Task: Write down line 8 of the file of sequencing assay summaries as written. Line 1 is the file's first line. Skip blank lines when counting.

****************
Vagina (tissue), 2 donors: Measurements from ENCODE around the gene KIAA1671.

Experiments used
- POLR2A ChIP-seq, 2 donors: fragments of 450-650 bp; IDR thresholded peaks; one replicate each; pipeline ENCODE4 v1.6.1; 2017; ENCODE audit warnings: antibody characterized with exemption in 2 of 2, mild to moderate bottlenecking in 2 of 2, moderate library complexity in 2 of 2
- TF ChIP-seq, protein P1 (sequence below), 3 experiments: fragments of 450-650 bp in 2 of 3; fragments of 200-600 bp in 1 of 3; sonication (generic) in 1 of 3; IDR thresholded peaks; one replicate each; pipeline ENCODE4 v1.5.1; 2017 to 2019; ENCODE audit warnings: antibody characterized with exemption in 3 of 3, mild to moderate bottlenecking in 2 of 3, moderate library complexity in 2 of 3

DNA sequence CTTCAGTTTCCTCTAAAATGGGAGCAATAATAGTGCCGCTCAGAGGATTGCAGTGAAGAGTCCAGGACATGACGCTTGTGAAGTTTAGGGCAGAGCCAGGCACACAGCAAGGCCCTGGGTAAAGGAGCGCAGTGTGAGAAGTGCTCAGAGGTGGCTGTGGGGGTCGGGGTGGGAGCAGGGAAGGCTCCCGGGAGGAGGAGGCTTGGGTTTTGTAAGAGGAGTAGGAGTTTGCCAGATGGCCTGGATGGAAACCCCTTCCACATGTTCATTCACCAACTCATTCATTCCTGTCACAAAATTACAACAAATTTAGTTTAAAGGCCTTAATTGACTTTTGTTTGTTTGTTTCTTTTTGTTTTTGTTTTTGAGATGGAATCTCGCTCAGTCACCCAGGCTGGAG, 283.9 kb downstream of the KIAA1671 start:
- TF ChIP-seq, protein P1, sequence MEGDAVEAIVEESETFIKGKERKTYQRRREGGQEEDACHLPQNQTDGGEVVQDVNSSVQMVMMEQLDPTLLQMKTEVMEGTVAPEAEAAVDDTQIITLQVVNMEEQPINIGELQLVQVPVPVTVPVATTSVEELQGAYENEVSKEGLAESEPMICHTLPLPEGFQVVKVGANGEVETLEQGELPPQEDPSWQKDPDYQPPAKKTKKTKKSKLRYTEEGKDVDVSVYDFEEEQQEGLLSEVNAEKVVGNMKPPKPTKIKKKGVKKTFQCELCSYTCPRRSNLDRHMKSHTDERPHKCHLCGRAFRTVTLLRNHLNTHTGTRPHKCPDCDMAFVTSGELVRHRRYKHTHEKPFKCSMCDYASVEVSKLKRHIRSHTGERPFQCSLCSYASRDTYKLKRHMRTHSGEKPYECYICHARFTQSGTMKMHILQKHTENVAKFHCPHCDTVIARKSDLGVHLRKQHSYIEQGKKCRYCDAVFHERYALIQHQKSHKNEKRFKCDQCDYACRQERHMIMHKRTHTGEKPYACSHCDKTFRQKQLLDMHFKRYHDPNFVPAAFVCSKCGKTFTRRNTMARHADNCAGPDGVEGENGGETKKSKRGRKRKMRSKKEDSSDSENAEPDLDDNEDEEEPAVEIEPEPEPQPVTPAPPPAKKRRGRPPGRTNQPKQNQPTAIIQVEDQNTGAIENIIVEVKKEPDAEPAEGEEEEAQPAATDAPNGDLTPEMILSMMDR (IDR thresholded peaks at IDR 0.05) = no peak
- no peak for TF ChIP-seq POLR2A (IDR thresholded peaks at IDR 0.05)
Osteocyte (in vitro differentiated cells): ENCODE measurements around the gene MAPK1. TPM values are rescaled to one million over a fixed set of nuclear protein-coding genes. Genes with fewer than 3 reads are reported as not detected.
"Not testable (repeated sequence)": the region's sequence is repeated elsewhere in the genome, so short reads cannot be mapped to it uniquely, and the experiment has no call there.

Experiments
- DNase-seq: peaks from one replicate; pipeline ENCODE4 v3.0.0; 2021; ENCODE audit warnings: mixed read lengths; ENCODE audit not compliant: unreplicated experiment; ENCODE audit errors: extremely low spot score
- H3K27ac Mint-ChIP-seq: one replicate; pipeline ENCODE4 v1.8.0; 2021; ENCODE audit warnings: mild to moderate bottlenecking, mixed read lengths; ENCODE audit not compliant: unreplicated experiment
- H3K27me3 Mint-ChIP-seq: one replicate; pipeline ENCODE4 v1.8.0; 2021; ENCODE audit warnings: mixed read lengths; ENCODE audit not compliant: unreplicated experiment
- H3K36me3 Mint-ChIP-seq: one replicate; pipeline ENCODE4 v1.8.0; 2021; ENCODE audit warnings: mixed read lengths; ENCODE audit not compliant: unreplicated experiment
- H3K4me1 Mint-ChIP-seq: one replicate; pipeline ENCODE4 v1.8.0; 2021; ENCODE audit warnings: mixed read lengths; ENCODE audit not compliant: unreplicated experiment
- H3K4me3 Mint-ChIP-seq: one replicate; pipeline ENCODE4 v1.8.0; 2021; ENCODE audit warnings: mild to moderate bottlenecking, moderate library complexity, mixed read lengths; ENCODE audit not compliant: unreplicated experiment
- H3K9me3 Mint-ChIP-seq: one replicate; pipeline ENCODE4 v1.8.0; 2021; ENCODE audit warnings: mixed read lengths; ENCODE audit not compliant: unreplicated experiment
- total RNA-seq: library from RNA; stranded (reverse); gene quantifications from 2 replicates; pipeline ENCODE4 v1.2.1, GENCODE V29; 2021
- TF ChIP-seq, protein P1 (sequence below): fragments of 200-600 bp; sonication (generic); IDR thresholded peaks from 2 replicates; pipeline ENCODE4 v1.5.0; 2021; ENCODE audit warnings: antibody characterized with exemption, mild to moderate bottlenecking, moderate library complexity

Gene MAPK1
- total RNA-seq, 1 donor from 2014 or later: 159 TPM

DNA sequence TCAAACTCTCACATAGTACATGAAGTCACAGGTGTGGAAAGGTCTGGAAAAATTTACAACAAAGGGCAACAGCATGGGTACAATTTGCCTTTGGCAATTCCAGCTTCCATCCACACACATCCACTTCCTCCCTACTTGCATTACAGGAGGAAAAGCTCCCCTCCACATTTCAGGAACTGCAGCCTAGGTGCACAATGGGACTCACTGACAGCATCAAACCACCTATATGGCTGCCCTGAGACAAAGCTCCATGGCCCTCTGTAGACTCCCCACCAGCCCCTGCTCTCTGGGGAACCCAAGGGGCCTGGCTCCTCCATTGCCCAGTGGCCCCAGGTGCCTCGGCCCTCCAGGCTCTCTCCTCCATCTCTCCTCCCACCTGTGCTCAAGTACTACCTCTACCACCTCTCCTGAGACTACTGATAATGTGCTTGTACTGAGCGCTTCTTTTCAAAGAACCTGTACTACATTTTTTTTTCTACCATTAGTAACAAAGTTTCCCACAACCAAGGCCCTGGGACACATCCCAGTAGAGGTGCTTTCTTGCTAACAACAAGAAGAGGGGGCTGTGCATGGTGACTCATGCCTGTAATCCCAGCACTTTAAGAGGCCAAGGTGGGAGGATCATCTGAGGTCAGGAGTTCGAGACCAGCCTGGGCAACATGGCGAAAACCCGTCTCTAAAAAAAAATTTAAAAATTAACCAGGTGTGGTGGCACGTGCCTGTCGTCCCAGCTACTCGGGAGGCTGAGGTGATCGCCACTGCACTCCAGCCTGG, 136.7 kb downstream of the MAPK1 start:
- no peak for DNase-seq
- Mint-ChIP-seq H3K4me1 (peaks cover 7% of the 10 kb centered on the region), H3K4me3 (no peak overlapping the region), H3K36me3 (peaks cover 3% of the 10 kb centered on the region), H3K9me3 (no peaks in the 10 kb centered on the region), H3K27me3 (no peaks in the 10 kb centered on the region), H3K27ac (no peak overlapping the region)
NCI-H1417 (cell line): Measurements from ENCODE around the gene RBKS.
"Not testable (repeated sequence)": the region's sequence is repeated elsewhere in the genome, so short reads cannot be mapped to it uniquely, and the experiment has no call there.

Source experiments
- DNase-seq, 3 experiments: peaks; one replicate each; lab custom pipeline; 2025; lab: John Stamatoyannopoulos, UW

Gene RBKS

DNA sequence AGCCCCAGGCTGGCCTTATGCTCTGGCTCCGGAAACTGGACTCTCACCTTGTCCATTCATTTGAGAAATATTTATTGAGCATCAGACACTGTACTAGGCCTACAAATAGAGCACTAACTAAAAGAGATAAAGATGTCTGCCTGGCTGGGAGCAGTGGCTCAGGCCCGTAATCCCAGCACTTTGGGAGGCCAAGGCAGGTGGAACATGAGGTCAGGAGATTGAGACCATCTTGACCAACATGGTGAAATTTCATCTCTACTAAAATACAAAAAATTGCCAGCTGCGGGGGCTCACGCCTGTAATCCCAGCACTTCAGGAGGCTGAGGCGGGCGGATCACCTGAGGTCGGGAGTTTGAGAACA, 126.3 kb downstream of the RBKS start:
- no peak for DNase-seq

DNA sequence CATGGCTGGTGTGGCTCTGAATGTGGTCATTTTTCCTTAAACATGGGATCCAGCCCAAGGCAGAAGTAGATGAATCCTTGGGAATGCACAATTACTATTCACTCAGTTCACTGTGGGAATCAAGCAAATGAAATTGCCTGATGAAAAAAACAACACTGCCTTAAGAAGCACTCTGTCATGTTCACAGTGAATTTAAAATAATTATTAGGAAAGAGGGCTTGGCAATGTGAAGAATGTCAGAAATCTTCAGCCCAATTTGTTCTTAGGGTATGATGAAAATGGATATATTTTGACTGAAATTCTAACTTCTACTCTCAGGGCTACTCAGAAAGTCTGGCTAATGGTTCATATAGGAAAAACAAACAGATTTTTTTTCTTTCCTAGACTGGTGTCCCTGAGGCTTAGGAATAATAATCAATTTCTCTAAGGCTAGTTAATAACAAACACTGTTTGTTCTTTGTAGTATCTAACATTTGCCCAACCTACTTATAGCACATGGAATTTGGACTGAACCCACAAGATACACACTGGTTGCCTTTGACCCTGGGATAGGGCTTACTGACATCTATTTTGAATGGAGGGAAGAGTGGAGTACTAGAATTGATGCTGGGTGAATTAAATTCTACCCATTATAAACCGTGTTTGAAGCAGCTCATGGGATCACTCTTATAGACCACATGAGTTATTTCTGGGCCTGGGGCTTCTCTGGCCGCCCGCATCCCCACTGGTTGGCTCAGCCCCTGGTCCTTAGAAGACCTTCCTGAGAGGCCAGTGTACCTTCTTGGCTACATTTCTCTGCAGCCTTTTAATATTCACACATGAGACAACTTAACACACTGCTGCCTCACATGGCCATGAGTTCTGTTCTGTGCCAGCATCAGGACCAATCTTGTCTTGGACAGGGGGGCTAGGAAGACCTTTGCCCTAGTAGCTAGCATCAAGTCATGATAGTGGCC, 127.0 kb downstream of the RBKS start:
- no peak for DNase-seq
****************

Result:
Osteocyte (in vitro differentiated cells): ENCODE measurements around the gene MAPK1. TPM values are rescaled to one million over a fixed set of nuclear protein-coding genes. Genes with fewer than 3 reads are reported as not detected.